Senators Leahy, Bond Secure $500 Million To Address National Guard, Reserve Equipment Shortfalls

Washington, D.C. – U.S. Senators Patrick Leahy (D-Vt.) and Kit Bond (R-Mo.), co-chairs of the Senate National Guard Caucus, announced that they have secured an additional $500 million to help the National Guard and Reserves address critical equipment shortfalls, in a budget bill passed by the Senate Thursday night.

“Despite our best efforts to increase funding for the Guard and Reserves, they continue to face equipment shortfalls,” Bond said. “The funding announced today will certainly help, but the fight to ready better these citizen warriors is not over.  These brave men and women have been called to serve in unprecedented ways in recent years and it is time the government considers the critical dual role mission the Guard and Reserve play in keeping our nation safe and secure.”

“Equipping the National Guard with the supplies they need to perform their long list of national security and domestic emergency duties is an essential and ongoing congressional responsibility,” said Leahy.  “This infusion will help the resupply effort.” 

Bond and Leahy were successful in adding the $500 million to the National Guard and Reserve Equipment Account in the 2009 Emergency War Supplemental Bill that passed the Senate Thursday night.  Before being signed into law the bill must be agreed to in conference with the House version. The funds Bond and Leahy secured will help to ensure the National Guard and Reserves have the equipment needed to carry out missions both at home and abroad.

As the missions of the National Guard and Reserve have been expanded in recent years, Bond and Leahy have led the fight to increase funding to the National Guard and Reserve Equipment Account.  The Guard and Reserve are tasked with responding to natural disasters, domestic emergencies and providing on the ground active duty support overseas in Iraq, Afghanistan and other foreign locations.  Despite this expanded role the Guard and Reserves face drastic equipment shortfalls.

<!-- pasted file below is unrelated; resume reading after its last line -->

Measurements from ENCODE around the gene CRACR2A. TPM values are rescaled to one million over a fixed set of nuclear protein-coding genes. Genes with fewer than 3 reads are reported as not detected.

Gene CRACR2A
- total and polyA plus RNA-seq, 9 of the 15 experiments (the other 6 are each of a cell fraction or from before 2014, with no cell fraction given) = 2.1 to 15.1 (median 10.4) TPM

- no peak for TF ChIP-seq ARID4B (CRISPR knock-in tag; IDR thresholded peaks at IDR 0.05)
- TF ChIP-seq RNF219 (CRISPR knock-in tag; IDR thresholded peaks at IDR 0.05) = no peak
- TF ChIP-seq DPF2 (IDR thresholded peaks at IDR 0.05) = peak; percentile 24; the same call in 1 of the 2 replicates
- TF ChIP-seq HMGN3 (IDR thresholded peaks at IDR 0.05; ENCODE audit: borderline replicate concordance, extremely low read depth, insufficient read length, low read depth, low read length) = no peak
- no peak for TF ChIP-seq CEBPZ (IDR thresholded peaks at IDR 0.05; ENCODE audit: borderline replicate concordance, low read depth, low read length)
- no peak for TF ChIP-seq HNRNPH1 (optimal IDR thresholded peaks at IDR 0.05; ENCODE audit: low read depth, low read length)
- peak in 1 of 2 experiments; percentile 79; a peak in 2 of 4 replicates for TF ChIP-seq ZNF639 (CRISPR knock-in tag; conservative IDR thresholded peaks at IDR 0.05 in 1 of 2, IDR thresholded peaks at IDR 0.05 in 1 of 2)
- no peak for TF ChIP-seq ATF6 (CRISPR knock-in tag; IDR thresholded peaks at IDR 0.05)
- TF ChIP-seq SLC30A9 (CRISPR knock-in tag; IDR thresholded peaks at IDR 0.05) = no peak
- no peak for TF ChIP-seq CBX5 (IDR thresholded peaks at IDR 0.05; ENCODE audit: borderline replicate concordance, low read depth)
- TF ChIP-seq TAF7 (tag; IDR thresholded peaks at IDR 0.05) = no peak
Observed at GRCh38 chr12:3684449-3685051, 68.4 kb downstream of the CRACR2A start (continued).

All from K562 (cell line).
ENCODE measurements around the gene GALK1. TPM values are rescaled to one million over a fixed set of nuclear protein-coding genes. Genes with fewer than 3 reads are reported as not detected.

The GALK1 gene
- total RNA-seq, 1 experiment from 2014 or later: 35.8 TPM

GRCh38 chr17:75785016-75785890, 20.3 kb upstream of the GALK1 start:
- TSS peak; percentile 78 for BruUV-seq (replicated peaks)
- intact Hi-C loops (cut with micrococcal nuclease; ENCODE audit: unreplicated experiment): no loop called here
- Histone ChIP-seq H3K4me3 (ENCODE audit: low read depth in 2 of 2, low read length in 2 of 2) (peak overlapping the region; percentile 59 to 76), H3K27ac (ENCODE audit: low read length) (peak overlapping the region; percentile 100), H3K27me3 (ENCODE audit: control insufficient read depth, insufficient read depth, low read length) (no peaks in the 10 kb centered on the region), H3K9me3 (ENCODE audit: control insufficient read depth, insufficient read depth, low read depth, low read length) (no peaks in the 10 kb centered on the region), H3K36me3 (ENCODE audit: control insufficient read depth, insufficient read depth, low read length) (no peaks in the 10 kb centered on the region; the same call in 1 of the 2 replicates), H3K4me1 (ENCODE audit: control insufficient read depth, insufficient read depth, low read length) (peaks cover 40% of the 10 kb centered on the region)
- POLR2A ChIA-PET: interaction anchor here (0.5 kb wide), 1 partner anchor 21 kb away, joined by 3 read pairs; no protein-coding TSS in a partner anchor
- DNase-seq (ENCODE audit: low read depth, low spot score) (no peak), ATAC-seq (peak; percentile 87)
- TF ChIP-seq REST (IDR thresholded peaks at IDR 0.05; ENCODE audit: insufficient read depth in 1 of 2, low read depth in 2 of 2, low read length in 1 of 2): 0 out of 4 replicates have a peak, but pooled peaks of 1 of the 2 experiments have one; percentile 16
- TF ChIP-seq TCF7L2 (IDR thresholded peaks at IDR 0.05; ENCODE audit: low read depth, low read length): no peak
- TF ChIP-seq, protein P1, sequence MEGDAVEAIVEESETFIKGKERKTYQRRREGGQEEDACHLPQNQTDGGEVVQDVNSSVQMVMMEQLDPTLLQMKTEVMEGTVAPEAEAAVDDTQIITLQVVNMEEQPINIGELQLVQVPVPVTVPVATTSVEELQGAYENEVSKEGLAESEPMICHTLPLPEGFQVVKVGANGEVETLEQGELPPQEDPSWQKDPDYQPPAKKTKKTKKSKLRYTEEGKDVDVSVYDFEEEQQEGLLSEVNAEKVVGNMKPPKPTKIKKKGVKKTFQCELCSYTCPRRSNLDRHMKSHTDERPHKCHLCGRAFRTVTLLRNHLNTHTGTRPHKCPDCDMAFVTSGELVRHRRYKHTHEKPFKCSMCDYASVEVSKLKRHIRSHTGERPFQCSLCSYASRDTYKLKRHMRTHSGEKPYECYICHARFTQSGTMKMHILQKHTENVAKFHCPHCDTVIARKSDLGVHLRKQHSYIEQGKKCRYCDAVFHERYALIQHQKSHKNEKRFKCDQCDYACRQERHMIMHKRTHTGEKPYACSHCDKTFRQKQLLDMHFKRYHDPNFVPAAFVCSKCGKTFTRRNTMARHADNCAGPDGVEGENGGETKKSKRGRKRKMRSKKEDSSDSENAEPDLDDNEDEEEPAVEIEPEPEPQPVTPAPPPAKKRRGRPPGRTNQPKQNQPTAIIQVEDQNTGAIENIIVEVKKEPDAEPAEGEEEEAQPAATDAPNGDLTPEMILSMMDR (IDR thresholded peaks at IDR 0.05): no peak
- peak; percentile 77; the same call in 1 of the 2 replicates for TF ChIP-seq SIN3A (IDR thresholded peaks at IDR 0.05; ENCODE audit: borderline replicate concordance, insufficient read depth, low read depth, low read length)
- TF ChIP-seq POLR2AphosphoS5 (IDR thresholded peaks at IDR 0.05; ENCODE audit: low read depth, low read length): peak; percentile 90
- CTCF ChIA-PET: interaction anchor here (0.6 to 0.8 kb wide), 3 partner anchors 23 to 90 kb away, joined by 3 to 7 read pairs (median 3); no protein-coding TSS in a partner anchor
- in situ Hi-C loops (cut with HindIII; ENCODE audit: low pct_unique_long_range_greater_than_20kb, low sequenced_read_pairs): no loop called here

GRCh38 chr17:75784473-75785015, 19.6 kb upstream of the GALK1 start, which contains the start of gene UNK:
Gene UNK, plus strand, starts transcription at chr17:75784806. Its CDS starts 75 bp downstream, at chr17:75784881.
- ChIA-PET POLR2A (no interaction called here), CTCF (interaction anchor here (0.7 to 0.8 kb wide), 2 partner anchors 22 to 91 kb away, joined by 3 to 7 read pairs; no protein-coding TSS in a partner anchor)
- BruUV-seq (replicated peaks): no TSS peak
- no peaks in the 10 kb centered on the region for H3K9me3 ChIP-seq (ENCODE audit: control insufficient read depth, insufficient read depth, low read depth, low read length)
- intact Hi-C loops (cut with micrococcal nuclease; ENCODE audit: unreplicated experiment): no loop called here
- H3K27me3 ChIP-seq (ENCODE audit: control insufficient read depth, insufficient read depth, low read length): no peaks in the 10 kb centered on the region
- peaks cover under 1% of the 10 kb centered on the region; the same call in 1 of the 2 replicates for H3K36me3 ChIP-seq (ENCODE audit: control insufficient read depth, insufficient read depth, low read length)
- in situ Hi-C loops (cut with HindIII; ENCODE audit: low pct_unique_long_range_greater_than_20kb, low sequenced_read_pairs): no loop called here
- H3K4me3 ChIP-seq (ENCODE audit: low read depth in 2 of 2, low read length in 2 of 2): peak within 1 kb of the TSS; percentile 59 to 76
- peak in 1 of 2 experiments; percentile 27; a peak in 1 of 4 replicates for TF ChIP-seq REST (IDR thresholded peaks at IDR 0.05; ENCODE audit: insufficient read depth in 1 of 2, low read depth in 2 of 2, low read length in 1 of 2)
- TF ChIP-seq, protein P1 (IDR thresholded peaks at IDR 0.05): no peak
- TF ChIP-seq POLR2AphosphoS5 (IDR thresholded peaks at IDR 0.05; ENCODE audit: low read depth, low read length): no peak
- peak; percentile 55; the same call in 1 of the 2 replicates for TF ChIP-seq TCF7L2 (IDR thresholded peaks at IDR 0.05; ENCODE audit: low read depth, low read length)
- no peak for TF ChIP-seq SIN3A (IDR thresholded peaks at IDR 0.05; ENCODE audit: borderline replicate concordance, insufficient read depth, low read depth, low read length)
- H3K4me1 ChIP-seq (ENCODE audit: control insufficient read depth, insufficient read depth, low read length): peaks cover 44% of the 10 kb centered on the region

The equipment shortfalls facing the National Guard and Reserves threaten to hinder their ability to respond to a full range of domestic and international emergencies. The Army National Guard, for example, still needs more than $10 billion in additional equipment to fully reach the authorized levels in its various combat and support brigades and the Air National Guard has identified more than $8 billion in needed, but unfunded upgrades. The Air National Guard must also soon address its aging tactical fighter fleet that currently has no scheduled replacement. If left unaddressed, 80 percent of the Air National Guard’s fighter aircraft fleet will be gone in less than 10 years.

Bond and Leahy co-chair the Senate’s more than 95-member National Guard Caucus.

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